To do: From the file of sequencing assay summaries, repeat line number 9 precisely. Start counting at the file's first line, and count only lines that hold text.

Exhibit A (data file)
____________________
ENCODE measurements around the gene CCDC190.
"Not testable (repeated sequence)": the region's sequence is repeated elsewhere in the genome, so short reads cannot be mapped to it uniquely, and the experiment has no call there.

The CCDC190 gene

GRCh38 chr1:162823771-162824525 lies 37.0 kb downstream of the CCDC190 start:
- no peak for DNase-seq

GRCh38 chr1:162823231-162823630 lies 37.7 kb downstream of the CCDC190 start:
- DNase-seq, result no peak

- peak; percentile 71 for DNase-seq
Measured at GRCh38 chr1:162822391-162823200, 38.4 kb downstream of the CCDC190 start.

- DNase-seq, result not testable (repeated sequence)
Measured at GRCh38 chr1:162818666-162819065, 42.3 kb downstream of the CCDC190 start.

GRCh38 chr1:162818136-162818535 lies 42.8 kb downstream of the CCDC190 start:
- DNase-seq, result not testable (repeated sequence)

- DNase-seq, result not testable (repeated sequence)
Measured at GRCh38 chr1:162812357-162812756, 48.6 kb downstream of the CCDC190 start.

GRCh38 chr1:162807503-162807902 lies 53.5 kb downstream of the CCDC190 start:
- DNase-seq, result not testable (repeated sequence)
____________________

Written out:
Measured at GRCh38 chr1:162822391-162823200, 38.4 kb downstream of the CCDC190 start.